New National Security Policy Will Only Consolidate Pakistan as a Security State

In December 2021, the government of Prime Minister Imran Khan and the military establishment approved what is being described as the country’s first integrated National Security Policy. The policy is yet to be released to the public but claims are being made that it is going to really change things going ahead.

It is true that the Pakistani state needs to redefine its security paradigm. However, we have been down this path multiple times and in the end it is as was said about France after the French Revolution: the more things change, the more they remain the same.

As columnist and author Zahid Hussain notes, “For almost seven decades since its inception, Pakistan has remained a national security state defined exclusively by its military defence. There has not been any concept of human security. It’s geostrategic situation and the country’s involvement in regional conflicts strengthened the military dimension of state security at the cost of security of the population.”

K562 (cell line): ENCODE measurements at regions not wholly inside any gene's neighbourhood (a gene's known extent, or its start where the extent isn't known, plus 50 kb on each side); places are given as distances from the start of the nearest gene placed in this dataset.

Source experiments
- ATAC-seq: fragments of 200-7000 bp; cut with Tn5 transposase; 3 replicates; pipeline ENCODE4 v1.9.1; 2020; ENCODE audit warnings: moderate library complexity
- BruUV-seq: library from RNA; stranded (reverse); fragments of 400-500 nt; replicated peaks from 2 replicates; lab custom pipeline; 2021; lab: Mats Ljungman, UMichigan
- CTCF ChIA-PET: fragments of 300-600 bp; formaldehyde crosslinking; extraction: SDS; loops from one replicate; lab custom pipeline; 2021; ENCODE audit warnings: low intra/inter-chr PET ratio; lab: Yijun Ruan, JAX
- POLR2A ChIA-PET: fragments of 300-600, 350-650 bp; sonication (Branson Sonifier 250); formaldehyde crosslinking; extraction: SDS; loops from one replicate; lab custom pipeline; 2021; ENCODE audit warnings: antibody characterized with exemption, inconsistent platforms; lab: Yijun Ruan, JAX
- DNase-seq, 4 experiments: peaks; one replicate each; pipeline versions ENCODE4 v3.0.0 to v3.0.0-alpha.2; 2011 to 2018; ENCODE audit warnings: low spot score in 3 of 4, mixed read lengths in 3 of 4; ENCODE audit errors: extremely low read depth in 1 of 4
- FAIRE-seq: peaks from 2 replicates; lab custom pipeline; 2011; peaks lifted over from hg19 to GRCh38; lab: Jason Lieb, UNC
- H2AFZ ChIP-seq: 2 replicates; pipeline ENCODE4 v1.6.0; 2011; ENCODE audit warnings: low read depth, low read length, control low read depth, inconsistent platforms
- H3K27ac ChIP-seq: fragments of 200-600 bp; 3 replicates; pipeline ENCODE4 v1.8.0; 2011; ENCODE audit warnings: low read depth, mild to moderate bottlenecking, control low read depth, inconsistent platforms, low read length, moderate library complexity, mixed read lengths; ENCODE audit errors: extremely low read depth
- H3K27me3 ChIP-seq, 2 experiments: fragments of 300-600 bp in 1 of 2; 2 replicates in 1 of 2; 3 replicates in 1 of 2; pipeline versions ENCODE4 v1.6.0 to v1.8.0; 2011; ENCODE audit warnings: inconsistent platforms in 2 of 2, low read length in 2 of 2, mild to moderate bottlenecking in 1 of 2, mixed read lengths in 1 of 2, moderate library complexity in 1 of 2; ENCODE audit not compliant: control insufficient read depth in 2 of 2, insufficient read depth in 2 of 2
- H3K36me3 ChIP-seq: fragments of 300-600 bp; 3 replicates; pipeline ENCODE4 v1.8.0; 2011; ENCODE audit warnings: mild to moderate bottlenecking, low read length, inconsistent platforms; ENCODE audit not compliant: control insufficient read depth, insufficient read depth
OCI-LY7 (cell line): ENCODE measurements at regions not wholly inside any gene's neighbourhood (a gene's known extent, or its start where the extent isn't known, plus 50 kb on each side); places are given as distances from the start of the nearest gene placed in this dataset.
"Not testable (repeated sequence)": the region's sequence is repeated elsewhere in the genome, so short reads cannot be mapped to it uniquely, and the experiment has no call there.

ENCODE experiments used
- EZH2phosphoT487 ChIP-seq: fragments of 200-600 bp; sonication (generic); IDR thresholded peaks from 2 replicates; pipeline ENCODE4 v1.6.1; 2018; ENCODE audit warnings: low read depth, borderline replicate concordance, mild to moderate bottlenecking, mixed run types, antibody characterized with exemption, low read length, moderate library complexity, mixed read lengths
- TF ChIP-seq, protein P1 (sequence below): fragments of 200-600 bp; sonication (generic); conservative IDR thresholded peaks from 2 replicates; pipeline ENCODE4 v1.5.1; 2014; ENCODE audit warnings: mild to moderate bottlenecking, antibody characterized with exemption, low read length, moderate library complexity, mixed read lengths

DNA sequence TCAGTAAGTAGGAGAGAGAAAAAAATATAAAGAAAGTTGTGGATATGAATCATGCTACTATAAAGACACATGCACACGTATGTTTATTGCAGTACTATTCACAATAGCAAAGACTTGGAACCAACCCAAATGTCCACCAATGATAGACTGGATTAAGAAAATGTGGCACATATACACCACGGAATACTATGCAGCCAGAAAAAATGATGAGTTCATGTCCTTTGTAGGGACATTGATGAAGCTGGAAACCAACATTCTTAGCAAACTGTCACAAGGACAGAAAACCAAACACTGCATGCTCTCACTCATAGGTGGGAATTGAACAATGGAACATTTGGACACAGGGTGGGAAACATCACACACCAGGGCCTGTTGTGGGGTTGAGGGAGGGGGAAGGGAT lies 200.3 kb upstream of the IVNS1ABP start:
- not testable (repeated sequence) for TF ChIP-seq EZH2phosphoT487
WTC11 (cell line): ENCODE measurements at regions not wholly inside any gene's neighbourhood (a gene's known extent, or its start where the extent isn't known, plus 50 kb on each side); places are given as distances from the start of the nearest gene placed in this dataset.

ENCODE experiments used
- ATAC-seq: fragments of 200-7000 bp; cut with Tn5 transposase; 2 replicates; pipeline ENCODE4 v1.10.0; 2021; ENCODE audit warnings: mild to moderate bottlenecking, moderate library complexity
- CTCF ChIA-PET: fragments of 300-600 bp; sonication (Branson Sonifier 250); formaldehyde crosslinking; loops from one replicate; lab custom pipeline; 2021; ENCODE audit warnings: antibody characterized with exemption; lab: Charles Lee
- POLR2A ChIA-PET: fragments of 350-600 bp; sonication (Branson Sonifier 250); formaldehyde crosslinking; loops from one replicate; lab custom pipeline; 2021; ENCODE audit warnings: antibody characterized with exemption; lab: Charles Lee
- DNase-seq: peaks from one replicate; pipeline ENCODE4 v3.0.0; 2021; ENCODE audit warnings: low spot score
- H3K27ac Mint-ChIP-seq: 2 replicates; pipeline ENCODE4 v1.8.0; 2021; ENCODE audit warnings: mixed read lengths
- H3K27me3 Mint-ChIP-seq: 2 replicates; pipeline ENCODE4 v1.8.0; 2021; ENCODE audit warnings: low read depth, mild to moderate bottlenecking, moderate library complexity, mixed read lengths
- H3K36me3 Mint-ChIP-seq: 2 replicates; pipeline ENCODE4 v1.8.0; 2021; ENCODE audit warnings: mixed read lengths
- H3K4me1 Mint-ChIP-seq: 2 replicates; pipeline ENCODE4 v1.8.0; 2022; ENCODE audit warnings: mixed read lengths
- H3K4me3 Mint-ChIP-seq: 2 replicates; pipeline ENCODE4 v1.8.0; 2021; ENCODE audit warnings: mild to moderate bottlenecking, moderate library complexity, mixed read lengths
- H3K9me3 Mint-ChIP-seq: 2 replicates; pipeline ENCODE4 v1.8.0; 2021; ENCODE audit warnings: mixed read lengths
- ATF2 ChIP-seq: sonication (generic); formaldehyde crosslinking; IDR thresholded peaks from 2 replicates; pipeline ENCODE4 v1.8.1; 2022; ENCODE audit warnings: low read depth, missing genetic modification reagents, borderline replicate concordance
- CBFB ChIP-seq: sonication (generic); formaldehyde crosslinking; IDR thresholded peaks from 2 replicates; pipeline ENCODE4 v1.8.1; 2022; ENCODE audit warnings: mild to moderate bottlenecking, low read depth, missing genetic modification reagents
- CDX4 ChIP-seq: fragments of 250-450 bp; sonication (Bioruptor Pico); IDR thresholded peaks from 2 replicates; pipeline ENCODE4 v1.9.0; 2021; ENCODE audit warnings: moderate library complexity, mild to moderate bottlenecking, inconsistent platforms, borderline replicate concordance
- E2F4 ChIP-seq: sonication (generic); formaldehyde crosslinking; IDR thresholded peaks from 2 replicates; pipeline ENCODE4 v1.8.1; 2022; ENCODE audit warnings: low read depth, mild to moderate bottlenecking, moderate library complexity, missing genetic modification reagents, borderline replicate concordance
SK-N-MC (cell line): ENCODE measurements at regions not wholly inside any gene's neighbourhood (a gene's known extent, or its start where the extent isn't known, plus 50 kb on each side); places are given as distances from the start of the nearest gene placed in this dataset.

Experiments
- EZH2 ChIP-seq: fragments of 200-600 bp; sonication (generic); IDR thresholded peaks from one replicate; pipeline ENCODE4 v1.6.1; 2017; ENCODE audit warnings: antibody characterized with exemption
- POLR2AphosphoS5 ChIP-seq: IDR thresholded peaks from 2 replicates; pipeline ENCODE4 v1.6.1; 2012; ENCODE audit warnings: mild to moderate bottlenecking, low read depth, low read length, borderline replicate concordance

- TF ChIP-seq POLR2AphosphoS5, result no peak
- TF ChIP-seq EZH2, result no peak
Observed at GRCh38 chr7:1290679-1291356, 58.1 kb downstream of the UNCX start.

If, however, the civil and military leadership are interested in building a national consensus on Pakistan’s new security paradigm that would involve “political stability, a consultative national security policymaking process and a national dialogue involving different professional and civil society groups.” However, this entails “a transparent and participatory approach” which is nowhere to be seen right now.

Finally, as Hussain points out, such a policy “requires a thorough analysis of all threats to state and human security based on the input of all security-relevant government agencies and civil society groups in order to set realistic goals for the state to achieve over a specific period of time. A shared vision of national security would provide consistency in decision-making and setting the right priorities.”


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